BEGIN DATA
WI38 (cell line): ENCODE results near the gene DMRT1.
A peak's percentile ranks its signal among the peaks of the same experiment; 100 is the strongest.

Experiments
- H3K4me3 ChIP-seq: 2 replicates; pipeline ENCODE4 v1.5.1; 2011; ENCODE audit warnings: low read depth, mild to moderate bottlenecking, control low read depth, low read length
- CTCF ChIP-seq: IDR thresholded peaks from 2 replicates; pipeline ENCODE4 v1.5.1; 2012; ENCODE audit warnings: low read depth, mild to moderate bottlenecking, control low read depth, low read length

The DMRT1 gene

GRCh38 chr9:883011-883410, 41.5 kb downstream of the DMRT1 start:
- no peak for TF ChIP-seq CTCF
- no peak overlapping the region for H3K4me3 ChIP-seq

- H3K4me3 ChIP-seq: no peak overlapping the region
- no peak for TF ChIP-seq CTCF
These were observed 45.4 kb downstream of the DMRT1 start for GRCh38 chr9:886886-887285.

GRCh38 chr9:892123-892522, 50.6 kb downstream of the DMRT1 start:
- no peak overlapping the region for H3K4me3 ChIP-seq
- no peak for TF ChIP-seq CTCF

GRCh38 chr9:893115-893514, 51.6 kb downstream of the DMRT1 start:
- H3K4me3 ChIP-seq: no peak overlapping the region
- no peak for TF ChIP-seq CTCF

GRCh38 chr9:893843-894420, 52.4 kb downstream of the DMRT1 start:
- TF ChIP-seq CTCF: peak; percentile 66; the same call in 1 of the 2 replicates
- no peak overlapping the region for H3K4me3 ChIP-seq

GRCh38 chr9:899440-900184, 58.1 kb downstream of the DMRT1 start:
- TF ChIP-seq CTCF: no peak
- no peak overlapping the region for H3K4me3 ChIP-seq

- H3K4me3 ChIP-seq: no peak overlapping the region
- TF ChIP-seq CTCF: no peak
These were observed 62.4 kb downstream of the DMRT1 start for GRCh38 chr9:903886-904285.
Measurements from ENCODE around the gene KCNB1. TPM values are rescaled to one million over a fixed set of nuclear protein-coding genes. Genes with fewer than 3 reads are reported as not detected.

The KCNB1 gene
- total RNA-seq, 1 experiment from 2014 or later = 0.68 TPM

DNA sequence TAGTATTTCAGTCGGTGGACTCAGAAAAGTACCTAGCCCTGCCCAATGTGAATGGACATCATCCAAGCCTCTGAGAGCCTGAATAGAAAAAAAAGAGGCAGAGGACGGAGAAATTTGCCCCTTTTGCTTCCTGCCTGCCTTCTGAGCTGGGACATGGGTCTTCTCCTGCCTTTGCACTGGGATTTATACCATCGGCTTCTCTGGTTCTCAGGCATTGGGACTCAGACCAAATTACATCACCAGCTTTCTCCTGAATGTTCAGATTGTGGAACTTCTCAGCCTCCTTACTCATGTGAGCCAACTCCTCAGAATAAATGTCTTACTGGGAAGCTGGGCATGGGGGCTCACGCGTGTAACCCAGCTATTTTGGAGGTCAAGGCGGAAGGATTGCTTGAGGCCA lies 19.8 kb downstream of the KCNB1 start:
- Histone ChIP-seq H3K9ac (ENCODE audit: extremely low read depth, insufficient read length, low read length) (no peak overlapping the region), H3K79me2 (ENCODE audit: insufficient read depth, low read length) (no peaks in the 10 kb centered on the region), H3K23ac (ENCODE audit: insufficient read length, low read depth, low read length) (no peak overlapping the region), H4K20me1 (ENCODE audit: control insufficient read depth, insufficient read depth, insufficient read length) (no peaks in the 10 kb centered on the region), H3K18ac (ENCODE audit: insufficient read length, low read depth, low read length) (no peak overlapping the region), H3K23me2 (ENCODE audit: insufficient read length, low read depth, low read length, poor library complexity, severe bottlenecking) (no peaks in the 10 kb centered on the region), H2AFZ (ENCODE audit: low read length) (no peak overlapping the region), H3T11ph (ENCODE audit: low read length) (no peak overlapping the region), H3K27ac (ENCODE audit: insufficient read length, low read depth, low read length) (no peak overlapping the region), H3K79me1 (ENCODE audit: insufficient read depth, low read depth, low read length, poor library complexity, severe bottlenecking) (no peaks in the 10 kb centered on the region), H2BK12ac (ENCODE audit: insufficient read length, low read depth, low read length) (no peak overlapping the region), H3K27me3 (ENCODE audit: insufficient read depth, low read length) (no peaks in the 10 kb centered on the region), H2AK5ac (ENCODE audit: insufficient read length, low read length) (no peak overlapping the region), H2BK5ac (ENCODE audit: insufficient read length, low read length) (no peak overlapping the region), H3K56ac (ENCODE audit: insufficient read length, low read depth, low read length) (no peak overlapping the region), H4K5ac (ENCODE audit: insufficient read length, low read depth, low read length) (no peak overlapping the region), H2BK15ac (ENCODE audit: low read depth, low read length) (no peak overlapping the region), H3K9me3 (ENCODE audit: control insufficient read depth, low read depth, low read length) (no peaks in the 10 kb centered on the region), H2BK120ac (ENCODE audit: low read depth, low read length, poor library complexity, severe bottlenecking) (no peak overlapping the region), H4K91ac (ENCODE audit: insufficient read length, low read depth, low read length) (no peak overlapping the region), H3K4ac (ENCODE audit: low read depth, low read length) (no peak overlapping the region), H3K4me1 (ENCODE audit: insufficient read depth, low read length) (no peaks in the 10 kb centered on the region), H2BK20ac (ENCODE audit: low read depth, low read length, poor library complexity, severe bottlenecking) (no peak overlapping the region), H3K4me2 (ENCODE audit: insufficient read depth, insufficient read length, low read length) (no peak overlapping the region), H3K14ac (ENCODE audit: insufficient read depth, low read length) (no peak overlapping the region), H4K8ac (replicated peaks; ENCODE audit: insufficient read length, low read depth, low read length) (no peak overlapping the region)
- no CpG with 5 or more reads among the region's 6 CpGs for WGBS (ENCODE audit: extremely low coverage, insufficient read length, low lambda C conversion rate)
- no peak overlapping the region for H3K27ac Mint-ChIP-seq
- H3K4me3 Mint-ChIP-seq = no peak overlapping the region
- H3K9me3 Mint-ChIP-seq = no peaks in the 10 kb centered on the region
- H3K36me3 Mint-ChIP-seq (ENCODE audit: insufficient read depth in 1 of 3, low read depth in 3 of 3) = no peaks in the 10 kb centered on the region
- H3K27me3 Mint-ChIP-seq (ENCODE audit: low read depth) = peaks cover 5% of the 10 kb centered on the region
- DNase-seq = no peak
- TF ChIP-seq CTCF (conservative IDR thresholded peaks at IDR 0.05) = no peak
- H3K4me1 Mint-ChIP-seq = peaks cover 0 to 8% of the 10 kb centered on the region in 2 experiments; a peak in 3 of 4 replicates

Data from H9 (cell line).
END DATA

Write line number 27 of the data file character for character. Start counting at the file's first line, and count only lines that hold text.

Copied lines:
These were observed 62.4 kb downstream of the DMRT1 start for GRCh38 chr9:903886-904285.